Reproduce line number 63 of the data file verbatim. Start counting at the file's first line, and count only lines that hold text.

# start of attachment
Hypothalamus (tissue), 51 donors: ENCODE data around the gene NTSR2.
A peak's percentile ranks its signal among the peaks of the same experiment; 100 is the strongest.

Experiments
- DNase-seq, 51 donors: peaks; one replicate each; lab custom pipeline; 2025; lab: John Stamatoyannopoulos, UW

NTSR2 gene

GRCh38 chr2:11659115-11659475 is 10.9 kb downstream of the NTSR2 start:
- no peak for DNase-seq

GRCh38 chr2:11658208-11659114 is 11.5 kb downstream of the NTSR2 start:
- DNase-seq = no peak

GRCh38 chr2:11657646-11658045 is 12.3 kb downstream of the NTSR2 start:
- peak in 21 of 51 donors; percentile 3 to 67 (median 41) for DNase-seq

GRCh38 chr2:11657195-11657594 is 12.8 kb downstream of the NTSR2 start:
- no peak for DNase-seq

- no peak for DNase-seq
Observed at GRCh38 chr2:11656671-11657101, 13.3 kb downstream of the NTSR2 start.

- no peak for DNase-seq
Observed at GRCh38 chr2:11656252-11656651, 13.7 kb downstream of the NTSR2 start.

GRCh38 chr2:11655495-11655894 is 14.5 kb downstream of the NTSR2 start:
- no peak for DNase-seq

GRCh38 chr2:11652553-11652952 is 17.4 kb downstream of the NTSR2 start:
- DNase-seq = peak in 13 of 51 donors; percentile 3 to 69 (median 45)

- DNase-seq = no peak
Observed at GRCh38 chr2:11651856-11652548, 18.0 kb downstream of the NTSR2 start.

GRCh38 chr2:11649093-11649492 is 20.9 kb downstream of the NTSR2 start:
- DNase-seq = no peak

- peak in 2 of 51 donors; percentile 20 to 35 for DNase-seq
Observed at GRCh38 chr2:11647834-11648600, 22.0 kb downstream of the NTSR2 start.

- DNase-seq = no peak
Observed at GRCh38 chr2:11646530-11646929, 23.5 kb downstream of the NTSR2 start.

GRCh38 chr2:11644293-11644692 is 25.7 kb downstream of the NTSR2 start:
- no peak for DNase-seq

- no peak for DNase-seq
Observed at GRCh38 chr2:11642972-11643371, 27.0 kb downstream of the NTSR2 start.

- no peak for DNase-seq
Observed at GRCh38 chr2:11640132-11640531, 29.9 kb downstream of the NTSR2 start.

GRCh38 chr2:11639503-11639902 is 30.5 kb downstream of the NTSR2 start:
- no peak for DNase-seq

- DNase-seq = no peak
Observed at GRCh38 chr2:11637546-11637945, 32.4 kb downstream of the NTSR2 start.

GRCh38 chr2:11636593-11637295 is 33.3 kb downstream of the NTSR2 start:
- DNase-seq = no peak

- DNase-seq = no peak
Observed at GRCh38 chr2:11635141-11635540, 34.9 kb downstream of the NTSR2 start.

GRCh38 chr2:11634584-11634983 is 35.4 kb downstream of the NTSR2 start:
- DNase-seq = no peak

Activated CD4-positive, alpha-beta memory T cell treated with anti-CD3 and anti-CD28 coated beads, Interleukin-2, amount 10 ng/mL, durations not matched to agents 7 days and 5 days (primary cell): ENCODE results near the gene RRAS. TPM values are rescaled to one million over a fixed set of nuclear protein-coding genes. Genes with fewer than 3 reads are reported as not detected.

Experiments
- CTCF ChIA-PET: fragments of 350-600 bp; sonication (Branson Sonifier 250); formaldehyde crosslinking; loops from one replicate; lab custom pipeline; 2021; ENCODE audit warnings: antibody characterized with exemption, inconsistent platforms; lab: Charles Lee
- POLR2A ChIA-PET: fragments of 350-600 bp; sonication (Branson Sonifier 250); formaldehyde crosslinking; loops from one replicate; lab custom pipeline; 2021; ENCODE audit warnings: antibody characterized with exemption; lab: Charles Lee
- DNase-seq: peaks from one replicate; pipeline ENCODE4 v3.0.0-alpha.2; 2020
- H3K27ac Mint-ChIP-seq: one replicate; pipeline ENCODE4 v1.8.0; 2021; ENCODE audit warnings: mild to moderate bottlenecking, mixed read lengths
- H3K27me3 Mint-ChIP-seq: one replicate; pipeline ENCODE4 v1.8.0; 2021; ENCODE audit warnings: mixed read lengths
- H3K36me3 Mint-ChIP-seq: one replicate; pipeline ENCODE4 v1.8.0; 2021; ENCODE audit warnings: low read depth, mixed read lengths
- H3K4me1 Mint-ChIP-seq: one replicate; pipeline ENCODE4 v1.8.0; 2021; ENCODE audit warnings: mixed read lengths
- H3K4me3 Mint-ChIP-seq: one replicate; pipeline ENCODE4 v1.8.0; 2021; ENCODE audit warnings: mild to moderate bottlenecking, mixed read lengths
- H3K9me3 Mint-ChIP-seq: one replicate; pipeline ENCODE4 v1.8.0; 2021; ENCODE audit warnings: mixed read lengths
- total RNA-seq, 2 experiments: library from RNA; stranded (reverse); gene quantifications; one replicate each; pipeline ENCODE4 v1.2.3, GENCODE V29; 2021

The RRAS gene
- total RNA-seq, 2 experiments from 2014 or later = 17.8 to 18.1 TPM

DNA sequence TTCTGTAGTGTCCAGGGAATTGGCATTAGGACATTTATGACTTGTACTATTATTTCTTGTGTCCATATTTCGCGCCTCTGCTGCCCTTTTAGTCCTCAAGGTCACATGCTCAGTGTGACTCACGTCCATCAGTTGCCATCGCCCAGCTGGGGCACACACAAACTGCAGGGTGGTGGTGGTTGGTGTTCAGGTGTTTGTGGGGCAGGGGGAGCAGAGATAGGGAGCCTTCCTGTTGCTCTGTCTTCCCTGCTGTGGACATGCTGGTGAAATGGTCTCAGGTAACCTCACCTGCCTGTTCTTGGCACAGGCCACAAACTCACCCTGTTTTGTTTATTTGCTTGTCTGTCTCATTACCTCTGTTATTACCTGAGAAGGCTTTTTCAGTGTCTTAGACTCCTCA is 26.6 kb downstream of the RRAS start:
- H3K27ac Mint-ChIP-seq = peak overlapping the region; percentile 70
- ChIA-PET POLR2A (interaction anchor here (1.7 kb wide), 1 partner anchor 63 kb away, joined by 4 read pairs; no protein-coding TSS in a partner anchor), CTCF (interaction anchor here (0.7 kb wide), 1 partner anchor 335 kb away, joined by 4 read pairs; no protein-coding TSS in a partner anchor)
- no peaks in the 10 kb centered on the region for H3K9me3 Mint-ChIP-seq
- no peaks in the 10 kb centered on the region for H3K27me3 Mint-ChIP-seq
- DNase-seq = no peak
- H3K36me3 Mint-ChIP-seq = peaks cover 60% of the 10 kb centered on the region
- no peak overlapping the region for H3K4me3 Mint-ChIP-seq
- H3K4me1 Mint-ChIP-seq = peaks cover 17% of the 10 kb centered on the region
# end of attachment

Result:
- no peaks in the 10 kb centered on the region for H3K9me3 Mint-ChIP-seq